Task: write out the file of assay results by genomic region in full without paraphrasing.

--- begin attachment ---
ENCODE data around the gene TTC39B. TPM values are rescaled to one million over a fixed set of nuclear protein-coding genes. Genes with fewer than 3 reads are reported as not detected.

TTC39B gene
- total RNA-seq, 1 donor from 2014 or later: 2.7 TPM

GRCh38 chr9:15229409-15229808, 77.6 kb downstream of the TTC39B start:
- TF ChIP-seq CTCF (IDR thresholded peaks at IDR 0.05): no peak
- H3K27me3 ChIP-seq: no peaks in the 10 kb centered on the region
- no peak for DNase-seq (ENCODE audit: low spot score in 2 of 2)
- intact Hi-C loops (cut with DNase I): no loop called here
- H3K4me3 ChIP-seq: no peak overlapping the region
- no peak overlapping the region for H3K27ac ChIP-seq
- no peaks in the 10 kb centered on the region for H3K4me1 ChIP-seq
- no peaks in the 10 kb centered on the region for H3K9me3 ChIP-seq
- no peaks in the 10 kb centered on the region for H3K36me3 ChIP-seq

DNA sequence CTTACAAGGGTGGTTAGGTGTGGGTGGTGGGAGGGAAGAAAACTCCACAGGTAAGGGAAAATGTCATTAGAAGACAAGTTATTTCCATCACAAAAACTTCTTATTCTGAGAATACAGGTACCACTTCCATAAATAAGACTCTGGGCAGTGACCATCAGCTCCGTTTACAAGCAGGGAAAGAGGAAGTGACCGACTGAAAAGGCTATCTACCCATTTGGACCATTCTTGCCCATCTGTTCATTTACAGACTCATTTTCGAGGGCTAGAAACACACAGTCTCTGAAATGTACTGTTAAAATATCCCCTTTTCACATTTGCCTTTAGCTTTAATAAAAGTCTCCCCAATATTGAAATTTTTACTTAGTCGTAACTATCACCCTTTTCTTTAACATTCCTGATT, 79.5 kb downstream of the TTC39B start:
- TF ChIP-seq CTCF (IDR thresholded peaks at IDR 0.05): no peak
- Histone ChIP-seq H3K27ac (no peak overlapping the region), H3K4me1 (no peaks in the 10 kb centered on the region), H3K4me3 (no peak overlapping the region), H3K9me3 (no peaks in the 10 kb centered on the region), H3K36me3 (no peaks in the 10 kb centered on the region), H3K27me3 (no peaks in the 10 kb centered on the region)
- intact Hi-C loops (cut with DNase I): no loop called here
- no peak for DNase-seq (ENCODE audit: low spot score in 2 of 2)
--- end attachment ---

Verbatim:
ENCODE data around the gene TTC39B. TPM values are rescaled to one million over a fixed set of nuclear protein-coding genes. Genes with fewer than 3 reads are reported as not detected.

TTC39B gene
- total RNA-seq, 1 donor from 2014 or later: 2.7 TPM

GRCh38 chr9:15229409-15229808, 77.6 kb downstream of the TTC39B start:
- TF ChIP-seq CTCF (IDR thresholded peaks at IDR 0.05): no peak
- H3K27me3 ChIP-seq: no peaks in the 10 kb centered on the region
- no peak for DNase-seq (ENCODE audit: low spot score in 2 of 2)
- intact Hi-C loops (cut with DNase I): no loop called here
- H3K4me3 ChIP-seq: no peak overlapping the region
- no peak overlapping the region for H3K27ac ChIP-seq
- no peaks in the 10 kb centered on the region for H3K4me1 ChIP-seq
- no peaks in the 10 kb centered on the region for H3K9me3 ChIP-seq
- no peaks in the 10 kb centered on the region for H3K36me3 ChIP-seq

DNA sequence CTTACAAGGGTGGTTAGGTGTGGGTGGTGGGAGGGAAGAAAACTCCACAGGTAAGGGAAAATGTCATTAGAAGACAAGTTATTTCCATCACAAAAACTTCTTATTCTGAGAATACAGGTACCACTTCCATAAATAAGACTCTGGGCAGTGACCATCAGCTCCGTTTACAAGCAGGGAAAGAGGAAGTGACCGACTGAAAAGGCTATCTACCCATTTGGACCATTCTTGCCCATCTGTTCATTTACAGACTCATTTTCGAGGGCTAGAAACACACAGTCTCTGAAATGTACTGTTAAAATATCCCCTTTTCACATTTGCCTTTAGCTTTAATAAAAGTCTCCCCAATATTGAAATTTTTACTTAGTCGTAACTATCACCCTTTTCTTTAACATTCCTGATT, 79.5 kb downstream of the TTC39B start:
- TF ChIP-seq CTCF (IDR thresholded peaks at IDR 0.05): no peak
- Histone ChIP-seq H3K27ac (no peak overlapping the region), H3K4me1 (no peaks in the 10 kb centered on the region), H3K4me3 (no peak overlapping the region), H3K9me3 (no peaks in the 10 kb centered on the region), H3K36me3 (no peaks in the 10 kb centered on the region), H3K27me3 (no peaks in the 10 kb centered on the region)
- intact Hi-C loops (cut with DNase I): no loop called here
- no peak for DNase-seq (ENCODE audit: low spot score in 2 of 2)